News :: analysis
Greece unrest: Interview with a libertarian syndicalist
25 Dec 2008
Modified: 08:33:00 PM
An interview with Yannis, International Secretary of the ESE (Eleftheriaki Sindikalistiki Enosi - union of libertarian syndicalists), discussing the death of Alexis Grigoropoulos and the events that have followed.
Can you describe the events surrounding the death of Alexis again?
For the last three years the Greek police's strategy in Exârcheia, a district famous for popular struglle and home to many students, young people and libertarians, has been one of provocation.
Police patrols have become more frequent recently and on a daily basis the police are insulting the people in the area.
When it comes to the murder of this 15 year-old boy all the witnesses (resdients, passers-by etc) state that the police were provoking a group of young people by insulting them. When the youths responded the police parked their car and then returned to where the youths were sitting then they fired three times. The witnesses state that the murderer fired directly at Alexis who died on the pavement.
What are the tactics of the Greek police?
Since the end of the dictatorship of the Colonels dozens of Greeks have been killed by the police. Amongst the dead are: Mikalis Kaltezas, a 15 year-old anarchist militant killed in 1985; Issidoros Issidoropoulos, a 16 year-old extreme left-wing militant killed in 1976; Koumis and Kanellopoulou, two demonstrators and also a number of immigrants and people from ethnic minorities (gipsies and Thracian turks etc). Recently the police murdered a young disabled boy.
At the same time we're seeing countless cases of militants, demonstrators and immigrants being tortured by the police; as well as a systematic and unjustifiied use of tear gas bombs and other gas weapons at all demonstrations.
I'll add a final note, a police officer has never been killed by a demonstrator, furthermore no police officer, has ever spent more than two and a half years in prison.
What is going on, and where?
The revolt has exploded in virtually all the regional capitals. In Salonika, Agrinion, Yannena and across Crete there have been clashes between police and demonstrators. In Patras the police attacked demonstrators accompanied by a battalion of armed neo-nazis, so-called "outraged citizens".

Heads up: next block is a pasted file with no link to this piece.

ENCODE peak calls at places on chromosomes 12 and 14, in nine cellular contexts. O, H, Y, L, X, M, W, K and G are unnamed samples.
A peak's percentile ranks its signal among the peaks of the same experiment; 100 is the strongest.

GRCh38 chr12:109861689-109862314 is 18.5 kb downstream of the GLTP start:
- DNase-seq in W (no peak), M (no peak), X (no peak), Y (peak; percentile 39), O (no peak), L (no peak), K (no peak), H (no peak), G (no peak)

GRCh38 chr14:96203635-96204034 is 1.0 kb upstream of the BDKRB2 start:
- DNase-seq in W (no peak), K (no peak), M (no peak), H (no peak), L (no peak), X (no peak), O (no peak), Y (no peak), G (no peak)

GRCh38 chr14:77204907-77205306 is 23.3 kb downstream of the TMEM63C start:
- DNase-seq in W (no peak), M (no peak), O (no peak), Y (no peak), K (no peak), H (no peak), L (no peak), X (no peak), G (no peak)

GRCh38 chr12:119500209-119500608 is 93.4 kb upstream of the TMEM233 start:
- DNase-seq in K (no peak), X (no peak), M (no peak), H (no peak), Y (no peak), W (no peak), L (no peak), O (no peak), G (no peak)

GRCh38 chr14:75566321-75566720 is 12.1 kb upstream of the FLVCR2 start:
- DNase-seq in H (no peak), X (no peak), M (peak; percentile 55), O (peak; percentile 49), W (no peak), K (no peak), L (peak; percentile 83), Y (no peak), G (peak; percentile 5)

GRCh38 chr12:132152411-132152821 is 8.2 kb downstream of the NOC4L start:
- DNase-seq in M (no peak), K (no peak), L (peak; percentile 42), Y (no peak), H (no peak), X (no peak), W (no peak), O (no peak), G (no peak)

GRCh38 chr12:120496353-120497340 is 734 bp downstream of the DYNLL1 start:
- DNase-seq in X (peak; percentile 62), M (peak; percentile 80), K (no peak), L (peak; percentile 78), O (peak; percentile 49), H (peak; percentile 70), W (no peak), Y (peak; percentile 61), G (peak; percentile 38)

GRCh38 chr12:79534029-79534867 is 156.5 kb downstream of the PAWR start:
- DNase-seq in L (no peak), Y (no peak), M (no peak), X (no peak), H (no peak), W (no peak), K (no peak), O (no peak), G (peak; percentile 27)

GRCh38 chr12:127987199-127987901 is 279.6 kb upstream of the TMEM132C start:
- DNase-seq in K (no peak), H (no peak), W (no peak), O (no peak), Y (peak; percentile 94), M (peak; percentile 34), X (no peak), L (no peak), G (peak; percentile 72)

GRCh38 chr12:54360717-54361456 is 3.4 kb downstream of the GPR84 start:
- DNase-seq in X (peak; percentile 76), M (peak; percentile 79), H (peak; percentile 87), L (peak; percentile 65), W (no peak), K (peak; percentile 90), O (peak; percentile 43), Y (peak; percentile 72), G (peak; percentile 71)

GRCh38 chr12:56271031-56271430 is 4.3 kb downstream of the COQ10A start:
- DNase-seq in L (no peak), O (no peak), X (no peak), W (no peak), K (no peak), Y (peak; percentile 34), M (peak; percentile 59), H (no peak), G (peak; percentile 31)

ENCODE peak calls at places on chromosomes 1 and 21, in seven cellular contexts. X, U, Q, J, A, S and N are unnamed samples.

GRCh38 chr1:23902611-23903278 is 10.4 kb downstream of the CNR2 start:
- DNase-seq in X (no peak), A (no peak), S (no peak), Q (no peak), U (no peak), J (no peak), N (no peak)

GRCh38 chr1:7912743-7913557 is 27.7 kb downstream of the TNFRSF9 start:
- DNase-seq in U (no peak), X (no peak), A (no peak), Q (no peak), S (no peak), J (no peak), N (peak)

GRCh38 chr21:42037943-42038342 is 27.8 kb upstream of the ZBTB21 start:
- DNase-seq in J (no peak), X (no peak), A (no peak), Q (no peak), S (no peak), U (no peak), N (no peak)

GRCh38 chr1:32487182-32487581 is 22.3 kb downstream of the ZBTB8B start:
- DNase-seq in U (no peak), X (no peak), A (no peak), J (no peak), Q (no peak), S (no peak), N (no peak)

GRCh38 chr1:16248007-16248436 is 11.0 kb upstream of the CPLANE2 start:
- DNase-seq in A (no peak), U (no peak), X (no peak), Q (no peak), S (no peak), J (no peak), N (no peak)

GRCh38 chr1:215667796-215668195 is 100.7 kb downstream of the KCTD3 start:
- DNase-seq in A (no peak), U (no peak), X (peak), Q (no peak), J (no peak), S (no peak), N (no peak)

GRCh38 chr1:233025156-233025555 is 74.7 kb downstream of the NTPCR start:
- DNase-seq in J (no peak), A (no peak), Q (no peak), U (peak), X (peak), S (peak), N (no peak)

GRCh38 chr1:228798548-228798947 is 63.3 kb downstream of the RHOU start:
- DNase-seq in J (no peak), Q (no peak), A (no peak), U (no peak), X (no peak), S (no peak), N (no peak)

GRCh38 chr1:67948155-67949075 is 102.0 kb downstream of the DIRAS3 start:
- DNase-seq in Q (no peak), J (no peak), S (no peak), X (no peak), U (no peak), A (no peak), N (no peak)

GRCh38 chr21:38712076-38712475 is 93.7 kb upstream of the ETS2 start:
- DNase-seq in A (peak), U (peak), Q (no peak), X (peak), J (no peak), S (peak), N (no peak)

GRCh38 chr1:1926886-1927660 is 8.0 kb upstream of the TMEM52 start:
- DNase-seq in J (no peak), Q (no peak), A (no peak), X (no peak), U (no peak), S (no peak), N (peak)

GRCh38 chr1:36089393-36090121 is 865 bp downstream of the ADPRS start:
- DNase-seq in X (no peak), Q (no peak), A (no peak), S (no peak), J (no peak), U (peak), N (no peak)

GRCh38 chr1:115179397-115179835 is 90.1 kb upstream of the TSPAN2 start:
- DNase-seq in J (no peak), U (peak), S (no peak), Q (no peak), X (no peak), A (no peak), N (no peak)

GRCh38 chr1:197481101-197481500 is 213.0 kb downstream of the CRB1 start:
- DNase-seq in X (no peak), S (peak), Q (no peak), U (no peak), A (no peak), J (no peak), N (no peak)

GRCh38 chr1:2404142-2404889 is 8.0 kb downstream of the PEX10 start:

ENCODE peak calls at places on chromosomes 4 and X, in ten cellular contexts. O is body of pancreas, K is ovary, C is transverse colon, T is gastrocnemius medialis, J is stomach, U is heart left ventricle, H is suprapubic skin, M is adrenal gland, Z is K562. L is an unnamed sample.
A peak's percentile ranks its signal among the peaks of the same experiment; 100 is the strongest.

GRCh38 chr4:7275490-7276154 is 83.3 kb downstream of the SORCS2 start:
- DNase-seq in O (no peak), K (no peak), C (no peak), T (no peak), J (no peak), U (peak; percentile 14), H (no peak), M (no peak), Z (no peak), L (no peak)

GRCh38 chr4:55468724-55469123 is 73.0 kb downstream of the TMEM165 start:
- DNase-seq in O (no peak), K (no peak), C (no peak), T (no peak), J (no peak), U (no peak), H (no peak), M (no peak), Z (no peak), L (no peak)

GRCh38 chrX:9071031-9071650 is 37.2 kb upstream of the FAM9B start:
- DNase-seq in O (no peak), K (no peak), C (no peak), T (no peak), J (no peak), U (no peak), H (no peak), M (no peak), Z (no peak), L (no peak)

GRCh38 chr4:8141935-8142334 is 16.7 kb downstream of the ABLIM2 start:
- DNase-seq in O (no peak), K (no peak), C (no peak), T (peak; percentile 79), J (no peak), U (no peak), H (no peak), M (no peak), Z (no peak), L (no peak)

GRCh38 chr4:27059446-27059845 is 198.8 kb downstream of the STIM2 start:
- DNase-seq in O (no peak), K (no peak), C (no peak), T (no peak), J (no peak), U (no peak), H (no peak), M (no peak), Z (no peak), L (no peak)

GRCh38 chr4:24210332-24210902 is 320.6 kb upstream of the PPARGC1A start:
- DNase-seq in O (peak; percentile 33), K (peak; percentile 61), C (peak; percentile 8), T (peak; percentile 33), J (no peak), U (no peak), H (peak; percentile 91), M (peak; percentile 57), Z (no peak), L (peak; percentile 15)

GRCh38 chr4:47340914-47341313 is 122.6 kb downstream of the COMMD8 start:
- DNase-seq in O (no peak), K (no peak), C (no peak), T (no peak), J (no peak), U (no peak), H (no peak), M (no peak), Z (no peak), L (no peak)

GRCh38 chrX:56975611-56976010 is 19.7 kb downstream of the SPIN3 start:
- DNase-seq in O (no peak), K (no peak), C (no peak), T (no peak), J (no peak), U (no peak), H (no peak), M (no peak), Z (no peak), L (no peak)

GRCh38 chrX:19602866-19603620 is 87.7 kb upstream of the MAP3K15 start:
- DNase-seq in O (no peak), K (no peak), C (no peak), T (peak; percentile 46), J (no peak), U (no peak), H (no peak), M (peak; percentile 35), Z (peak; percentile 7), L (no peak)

Every day in Athens there are two or three different demonstrations, with tens of thousands of participants. In solidarity 20000 demonstrators attended the funeral of Alexandros Grigoropoulos. This isn't about "blind rebellion" like the media claims, on the contrary it is a real movement and one that continues...
The targets of the demonstrators are the banks and the multinational enterprises that are the symbols of poverty and suffering.
The revolt unites young and old, militants and the non-politicised.
It is the largest revolt in Greece since the Second World War and the Civil War which folowed in Greece. It could be the largest revolt in the western world for the last forty years. For us this revolt is a completely legitimate response.
Apart from the murder of this young man, what are the other reasons for this explosion of protests?
We are the first post-war generation to experience worse economic and employment conditions than our parents.
In Greece we often speak of the "700 euro generation". Without a doubt this slogan doesn't express how bad things are. In fact the majority of people under 30 live on less than 700 euros a month. The only jobs available are casual or short term, a lot of people are forced to work on the black market. The bosses fire people, blaming the crisis, mean while Greek Capital is benefiting from the massive profits gained from the pillage of the balkans.
The situation is worse for immigrants who suffer from racist laws, widespread xenophobia and attacks from nazi groups which go unpunished. We must underline that immigrants have played a large part in this movement and, as usual, they have been the main victims of state repression. Of the 400 arrests so far, half have been of immigrants.
As far as politics and corruption goes I can briefly sum up the situation for you:
Recently there was a scandal as the 'Vatopedia' affair saw the government giving land to the church.
Two families, the Papandreous of the centre-left and the Caramanlis of the right have governed Greece for 34 of the last 40 years.
To this we can add the disastrous mismanagement of the fires in 2007 and of the aftermath; the attacks on Social Security by the Socialists in 2001 and by the right in 2006. And the privatisation of the electricity company, the ports and of Olympic Airways.
Interview by Jérémie, International Secretary of the CNT-F